Fluorescently labeled yeast cells were focused to a thin
flow layer in a high-resolution microfluidic flow cytometer. The cells were moving
at a velocity of 0.57 mm/s. Researchers at the University of California, San Diego,
moved the microscope stage with the same velocity in the opposite direction and
took the images under bright-field illumination with a 1-ms exposure (top left)
and under fluorescence illumination with a 100-ms exposure (top right). The cells
are not blurred, indicating smooth flow in the cytometer and no rotation. Images
of similarly labeled cells immobilized on a substrate were taken under bright-field
illumination with a 1-ms exposure (bottom left) and under fluorescence illumination
with a 100-ms exposure (bottom right). The still images and those from the cytometer
appear equally sharp. Images courtesy of Alex Groisman, University of California,
To use the device for mammalian cells
will require scaling it up roughly 2.5 times to accommodate up to 15-μm-diameter
cells. Groisman said it would not be necessary to expand the already relatively
long stable flow region by a similar amount; instead, a more powerful light source,
different optics, another camera, a slower flow rate or some combination of these
could be used. “All we need is enough photons of the fluorescent light from
cells,” he noted.
A different path to better flow cytometry
was taken by a team that included researchers from the National Institutes of Health
in Bethesda, Md., Solus Biosystems of Palo Alto, Calif., the University of Pennsylvania
in Philadelphia, John Radcliffe Hospital in Oxford, UK, the University of Alabama
at Birmingham, the University of Washington in Seattle and Carnegie Mellon University
in Pittsburgh. The group improved the cytometer’s ability to characterize
cells by labeling them with quantum dots. By adding these to more traditional labeling
techniques, they resolved 17 fluorescence colors.
Certain aspects of quantum dots make multicolor detection easier. The emission spectra (colored
lines) of various quantum dots range from blue to red (a). Emission is narrow and
symmetrical, allowing long-pass dichroic filters (blue diamonds) and bandpass filters
(gray bars) to separate emission for different detectors. This octagonal photomultiplier
tube detection system is configured to detect eight quantum dot fluorescences (b).
Dichroic long-pass filters transmit light at a certain wavelength to bandpass filters.
Light below a particular wavelength is reflected to the next dichroic filter in
the sequence. Reprinted from Nature Medicine with permission of the researchers.
Limit is colors
Michael R. Betts of the University of Pennsylvania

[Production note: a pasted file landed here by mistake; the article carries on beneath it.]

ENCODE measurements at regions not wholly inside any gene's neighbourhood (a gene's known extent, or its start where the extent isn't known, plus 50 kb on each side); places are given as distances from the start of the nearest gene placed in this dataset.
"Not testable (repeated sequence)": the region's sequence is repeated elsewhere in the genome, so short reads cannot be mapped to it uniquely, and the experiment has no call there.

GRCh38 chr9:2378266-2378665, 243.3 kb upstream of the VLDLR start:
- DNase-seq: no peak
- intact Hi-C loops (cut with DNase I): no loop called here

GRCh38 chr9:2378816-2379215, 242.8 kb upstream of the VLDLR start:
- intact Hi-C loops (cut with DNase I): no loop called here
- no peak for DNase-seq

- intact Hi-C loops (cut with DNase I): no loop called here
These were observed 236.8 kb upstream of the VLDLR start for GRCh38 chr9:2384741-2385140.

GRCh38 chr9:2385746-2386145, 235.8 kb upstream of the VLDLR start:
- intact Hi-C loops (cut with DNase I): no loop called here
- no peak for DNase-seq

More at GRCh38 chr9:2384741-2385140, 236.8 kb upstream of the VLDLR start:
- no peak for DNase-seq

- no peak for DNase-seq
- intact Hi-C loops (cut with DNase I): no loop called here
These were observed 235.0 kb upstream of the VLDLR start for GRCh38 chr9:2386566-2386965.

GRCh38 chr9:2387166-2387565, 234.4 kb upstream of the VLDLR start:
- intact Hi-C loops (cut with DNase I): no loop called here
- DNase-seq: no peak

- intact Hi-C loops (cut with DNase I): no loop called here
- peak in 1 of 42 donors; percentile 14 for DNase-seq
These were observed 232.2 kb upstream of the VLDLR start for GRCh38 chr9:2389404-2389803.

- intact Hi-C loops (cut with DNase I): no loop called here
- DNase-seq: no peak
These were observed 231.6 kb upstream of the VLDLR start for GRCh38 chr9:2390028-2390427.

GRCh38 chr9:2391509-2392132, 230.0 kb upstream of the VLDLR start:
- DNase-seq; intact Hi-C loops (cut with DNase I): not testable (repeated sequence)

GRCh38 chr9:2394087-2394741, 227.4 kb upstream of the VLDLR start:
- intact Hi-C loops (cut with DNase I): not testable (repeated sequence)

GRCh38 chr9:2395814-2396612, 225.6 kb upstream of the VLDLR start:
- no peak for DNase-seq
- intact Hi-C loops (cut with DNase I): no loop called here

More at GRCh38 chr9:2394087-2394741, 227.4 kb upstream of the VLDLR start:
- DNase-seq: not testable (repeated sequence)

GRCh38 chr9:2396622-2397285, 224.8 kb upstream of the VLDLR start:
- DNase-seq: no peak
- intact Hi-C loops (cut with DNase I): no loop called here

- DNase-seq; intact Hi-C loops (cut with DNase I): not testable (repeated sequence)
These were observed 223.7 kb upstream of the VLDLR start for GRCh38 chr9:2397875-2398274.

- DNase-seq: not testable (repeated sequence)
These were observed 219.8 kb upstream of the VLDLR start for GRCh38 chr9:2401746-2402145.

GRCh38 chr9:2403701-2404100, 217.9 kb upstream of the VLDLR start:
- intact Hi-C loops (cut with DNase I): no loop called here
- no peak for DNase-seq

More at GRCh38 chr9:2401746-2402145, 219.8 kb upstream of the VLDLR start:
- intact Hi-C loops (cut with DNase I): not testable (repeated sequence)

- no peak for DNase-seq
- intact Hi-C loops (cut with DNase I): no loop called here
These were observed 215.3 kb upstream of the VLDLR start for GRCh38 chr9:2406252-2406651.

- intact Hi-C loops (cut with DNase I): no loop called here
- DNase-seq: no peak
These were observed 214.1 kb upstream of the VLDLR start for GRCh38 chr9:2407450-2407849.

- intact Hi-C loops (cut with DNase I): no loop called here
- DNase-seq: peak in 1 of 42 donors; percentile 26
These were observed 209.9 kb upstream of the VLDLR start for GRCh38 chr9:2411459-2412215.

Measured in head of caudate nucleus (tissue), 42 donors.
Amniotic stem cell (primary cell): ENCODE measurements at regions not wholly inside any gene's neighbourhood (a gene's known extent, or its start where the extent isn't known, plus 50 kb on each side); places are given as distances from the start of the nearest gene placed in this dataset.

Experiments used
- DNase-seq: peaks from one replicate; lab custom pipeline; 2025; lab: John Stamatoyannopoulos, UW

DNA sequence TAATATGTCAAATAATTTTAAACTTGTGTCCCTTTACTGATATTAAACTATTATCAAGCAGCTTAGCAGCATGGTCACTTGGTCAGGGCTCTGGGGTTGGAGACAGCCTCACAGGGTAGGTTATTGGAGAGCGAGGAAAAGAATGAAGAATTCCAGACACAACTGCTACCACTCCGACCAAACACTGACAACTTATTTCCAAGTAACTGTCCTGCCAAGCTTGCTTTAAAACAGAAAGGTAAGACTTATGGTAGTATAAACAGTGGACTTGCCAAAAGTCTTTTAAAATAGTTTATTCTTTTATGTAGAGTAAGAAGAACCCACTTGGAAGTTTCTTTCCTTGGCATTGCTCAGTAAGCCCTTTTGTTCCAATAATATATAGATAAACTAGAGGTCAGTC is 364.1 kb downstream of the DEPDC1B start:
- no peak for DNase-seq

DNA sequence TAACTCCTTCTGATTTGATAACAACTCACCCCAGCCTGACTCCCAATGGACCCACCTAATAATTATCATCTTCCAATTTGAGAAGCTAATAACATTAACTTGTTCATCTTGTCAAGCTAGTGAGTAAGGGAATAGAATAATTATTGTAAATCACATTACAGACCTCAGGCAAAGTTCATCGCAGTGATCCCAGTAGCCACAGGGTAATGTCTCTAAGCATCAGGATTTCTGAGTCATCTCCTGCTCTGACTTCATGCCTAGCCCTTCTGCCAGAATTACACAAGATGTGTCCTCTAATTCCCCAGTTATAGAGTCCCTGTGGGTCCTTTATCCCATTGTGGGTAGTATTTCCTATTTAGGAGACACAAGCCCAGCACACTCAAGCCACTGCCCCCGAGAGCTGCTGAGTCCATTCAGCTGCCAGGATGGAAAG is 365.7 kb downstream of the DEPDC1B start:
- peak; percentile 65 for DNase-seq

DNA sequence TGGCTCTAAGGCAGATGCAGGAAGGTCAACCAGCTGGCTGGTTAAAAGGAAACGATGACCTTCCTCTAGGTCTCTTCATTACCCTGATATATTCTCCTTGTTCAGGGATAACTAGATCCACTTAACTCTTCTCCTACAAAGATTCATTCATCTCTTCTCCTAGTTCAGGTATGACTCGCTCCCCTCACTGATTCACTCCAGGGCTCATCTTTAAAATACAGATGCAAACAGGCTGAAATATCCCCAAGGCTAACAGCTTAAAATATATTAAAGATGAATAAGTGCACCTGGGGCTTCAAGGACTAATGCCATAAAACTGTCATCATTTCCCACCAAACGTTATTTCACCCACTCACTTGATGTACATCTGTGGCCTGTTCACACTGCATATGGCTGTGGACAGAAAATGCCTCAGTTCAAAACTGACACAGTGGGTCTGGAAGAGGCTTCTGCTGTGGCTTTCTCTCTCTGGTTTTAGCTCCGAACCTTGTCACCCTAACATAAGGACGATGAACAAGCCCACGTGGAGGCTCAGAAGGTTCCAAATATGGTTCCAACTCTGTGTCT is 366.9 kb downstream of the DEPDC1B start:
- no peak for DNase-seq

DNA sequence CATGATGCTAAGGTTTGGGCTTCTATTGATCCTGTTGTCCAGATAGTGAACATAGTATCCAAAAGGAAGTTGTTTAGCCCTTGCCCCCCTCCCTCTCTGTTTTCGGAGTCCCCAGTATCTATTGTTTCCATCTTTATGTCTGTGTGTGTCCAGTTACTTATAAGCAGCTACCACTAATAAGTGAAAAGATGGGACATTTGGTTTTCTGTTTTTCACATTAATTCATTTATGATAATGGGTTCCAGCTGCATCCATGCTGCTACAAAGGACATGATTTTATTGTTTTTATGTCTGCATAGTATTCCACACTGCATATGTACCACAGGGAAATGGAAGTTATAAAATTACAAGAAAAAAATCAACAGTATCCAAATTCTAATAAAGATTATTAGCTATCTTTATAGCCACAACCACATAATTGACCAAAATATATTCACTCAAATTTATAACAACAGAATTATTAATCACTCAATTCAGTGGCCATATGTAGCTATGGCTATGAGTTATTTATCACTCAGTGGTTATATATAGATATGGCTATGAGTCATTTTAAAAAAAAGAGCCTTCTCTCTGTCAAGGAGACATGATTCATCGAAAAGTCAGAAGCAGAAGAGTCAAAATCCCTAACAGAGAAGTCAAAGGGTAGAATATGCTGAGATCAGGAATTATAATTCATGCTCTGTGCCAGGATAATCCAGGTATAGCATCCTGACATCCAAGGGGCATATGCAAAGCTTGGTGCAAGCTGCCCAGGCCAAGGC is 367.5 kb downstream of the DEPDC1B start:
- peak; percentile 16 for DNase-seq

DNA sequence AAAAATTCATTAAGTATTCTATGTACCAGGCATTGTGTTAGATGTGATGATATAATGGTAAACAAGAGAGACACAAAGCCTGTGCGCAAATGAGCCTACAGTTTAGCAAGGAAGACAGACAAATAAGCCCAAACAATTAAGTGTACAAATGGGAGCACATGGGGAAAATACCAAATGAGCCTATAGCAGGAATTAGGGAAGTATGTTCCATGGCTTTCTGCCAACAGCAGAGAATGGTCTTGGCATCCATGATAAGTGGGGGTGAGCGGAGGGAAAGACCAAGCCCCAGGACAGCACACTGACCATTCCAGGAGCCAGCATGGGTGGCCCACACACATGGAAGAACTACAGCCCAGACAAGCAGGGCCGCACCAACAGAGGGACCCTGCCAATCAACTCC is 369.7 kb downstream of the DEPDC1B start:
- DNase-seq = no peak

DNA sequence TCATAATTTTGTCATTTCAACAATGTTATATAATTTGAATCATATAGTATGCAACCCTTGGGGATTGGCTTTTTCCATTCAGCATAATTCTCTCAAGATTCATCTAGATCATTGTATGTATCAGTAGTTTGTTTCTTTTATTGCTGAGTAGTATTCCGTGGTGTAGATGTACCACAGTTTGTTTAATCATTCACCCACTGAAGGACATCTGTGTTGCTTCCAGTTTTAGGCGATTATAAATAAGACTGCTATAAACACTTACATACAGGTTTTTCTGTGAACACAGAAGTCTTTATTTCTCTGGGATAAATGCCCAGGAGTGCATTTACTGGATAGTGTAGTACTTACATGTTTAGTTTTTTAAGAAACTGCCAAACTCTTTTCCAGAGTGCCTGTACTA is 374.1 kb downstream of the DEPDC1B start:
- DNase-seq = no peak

said that the practical limit today is 12 colors, a capability not often used. “The
vast majority, 95 percent, of researchers typically use eight colors or less,”
Part of the problem lies in traditional
labeling reagents. They have broad emission outputs and require different excitation
wavelengths. To compensate, some systems have as many as four lasers and multiple
detectors. The setup has to be extensively optimized, making it expensive to buy
and to operate.
Quantum dots, on the other hand, can
be excited by any wavelength below their emission. They also have narrow emission
peaks, making detection simpler because there is less overlap.
The researchers used quantum dots with
a cadmium-selenide semiconductor core. For biological applications, the quantum
dot cores are encased in a zinc-sulfide shell coated with organic polymers. In building
their 17-color cytometry system, the researchers used quantum dots with emission
peaks of 525, 545, 565, 585, 605, 655, 705 and 800 nm. They combined these with
nine standard fluorochromes, using diode lasers at 408, 488 and 532 nm, along with
a helium-neon laser at 635 nm for excitation.
As described in the August issue of
Nature Medicine, they steered the lasers individually into the cytometry
chamber with a series of mirrors. The lasers emitted in a timed sequence of 488,
408 or 635 nm and then 532 nm. For detection, they used a series of photomultiplier
tubes and optical filters. The light entered an octagonal assembly containing the
photomultiplier tubes. They directed the light inside using dichroic mirrors to
the correct photomultiplier tube/filter pair and detected the emission.
Betts noted that the quantum dots provided
additional colors to those of the other fluorophores without complicating things.
“The equipment to view these reagents is expensive but relatively straightforward
— a violet laser and an octagon detector setup,” he said.
Using this equipment, the researchers
analyzed populations of T cells, which play a central role in the immune system.
They characterized the cells from a single HIV-positive individual in terms of response
to HIV, to cytomegalovirus and to Epstein-Barr virus.
This in vivo image shows a single T cell in a mouse blood vessel (flowing from right to left),
labeled with the fluorescent probe DiD and imaged with two consecutive pulses separated
by 5 ms. The cell velocity is ~1.6 mm/s.
In the T-cell population, they found
almost every possible combination of negative, dim and bright expression for the